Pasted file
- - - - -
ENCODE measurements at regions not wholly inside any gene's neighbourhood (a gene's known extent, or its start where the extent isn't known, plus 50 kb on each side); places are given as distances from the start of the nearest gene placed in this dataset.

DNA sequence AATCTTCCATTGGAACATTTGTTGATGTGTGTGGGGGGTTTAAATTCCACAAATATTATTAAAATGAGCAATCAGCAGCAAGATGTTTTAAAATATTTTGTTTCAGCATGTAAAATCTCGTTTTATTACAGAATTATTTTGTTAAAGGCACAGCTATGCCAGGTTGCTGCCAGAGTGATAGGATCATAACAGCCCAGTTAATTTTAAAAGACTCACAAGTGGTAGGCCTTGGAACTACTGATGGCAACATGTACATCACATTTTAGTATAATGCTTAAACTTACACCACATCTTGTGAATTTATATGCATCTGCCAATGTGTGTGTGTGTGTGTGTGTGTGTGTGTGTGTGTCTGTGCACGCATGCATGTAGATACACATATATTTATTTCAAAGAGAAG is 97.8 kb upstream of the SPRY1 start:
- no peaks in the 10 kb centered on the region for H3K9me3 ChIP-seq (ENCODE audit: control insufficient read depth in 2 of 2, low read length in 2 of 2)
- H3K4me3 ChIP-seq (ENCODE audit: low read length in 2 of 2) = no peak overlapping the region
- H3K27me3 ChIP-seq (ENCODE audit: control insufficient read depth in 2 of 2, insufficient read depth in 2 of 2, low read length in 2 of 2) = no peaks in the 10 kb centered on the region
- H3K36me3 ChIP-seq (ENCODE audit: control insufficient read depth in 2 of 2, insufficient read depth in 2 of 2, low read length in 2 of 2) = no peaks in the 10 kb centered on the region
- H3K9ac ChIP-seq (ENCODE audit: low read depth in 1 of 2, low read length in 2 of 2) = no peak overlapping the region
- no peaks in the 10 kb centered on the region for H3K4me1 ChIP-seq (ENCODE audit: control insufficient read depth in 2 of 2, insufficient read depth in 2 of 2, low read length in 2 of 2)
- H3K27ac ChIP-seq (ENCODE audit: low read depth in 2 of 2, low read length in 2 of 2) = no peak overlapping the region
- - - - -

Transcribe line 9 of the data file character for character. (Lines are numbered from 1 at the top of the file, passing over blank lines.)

- H3K27ac ChIP-seq (ENCODE audit: low read depth in 2 of 2, low read length in 2 of 2) = no peak overlapping the region